“The Biden Curve”

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Is Sarah Palin really dumber than Joe Biden? Or is something else going on? From the WSJ:

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Over the weekend, as we noted yesterday, Vice President Biden said that if Israel decides it needs to take military action against the Iranian nuclear-weapons program, the U.S. will not “dictate” otherwise. A reader points out that Sarah Palin, who ran against Biden in last year’s election, said much the same thing in a September interview with ABC’s Charlie Gibson:

Gibson: What if Israel decided it felt threatened and needed to take out the Iranian nuclear facilities?

Palin: Well, first, we are friends with Israel and I don’t think that we should second-guess the measures that Israel has to take to defend themselves and for their security.

Gibson: So if we wouldn’t second-guess it and they decided they needed to do it because Iran was an existential threat, we would cooperative [sic in ABC transcript] or agree with that.

Palin: I don’t think we can second-guess what Israel has to do to secure its nation.

Gibson: So if it felt necessary, if it felt the need to defend itself by taking out Iranian nuclear facilities, that would be all right.

Palin: We cannot second-guess the steps that Israel has to take to defend itself.

Palin reiterated the point in a later interview with CBS’s Katie Couric.

This column agrees with both Biden and Palin and is glad to see that the bipartisan consensus recognizing Israel’s right to defend itself appears sturdy. But we suspected not everyone would be so consistent, so we went back to see what people had said about Palin.

Matthew Yglesias, who when he was young drew much praise for his thoughtful and fair-minded commentary, wrote a blog post titled “Palin: If Israel Wants to Bomb Bomb Bomb, Bomb Bomb Iran, That’s Okay With Me”:

Palin reiterated her absurd view that the President of the United States shouldn’t “second-guess” Israeli policy under any circumstances.

Palin is okay at repeating various “pro-Israel” buzzwords, but she can’t run away from the fact that her underlying position on this topic is stupid.

So when Biden said the same thing, did Yglesias call it “absurd” and “stupid”? Well, is the pope Italian? Here’s what he wrote yesterday:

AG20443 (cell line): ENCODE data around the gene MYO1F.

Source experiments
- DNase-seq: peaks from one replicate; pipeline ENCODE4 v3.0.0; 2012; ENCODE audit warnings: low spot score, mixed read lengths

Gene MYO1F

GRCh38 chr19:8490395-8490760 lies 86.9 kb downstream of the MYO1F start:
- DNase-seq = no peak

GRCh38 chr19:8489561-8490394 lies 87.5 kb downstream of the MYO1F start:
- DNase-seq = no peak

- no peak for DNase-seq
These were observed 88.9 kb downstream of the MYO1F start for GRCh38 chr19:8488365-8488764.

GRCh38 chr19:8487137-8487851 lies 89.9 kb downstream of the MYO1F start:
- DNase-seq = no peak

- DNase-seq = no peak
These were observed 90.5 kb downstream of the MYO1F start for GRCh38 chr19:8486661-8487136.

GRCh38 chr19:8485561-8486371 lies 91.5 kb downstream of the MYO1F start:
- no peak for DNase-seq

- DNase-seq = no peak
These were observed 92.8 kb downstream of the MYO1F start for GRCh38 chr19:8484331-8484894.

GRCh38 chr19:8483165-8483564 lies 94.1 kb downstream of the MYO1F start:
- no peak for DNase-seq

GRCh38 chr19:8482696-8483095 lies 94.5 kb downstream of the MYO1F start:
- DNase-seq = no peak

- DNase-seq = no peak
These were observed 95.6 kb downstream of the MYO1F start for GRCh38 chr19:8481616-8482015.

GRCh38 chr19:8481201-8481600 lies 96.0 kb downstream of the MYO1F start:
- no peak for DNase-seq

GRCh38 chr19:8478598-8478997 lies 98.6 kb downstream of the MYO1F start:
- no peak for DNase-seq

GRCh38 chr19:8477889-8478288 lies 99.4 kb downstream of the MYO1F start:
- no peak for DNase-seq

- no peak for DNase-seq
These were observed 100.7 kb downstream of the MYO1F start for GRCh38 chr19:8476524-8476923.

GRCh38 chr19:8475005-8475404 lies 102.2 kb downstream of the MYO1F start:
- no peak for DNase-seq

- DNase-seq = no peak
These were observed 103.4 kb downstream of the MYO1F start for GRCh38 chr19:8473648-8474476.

This is being read by some .  .  . as a “green light” for an Israeli attack. .  .  . I think the most straightforward reading of what Biden said is rather different, he’s trying to distance the United States from any possible Israeli military action by making it clear that what Israel does or doesn’t do is decided in Israel rather than in Washington.

The main problem with this, I think, is that probably nobody’s going to believe it. Already you see many Americans taking Biden’s statement that the U.S. doesn’t control Israeli policy to “really” mean that the U.S. is encouraging Israel to attack.

When Palin says it, it’s stupid. When Biden says it, he gets graded on a curve: The problem is that other people are too stupid to understand the deep subtlety of Biden’s thinking.

(by James Taranto)

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See also. As I have noted, I am not a fan of Sarah Palin. I disagree with her about many things and I didn’t vote for her ticket. But I think the abuse being heaped on her for resigning her Governorship is disproportionate to whatever her crime is supposed to have been. Shouldn’t the people who are vilifying her for stepping down be GLAD that she will leave office, rather than so very angry at her?

I imagine many women reading this would like to believe that what happened to Sarah Palin can’t ever happen to them. We’re smarter! We have advanced degrees from prestigious universities! We talk in complete sentences, with verb/subject agreement! But if you were paying close attention to the campaign, I’d bet deep down you felt a little flash of recognition and maybe even some empathy for Palin at least once. Mine came when she blinked in stunned silence after being asked which magazines she read. I know my teaching subject areas pretty well and I’m usually reasonably diligent about preparing for class, but once in a while, a question from a student that I should be able to answer easily, completely stumps me. Luckily for me I’m not generally on camera when that happens, and I can either take a minute to regroup, or promise to address the query at the next class meeting. Generally the answer comes to me about five minutes after class has ended.

If I had to unexpectedly answer a question about which magazines I read, I might stumble too. I used to subscribe to the New Yorker but now I just pick it up at bookstores from time to time. I currently subscribe to The Atlantic but I don’t read every issue cover to cover. I read the NYT Sunday Magazine online most weeks but does that really count as a magazine? Etc., etc. It would take me a while to formulate the answer to that question just as an ordinary person. If I was a politician running for office, I’d also be worried about what “messages” I was sending. If Palin had said she read something like Glamour she would have been mocked for that. If she said she read The Economist she would have been challenged to name specific stories from previous issues, and accused of lying if she couldn’t. There wasn’t any way to answer that question that couldn’t lead to trouble. So she froze, and I thought “Ouch, been there.”

–Ann Bartow

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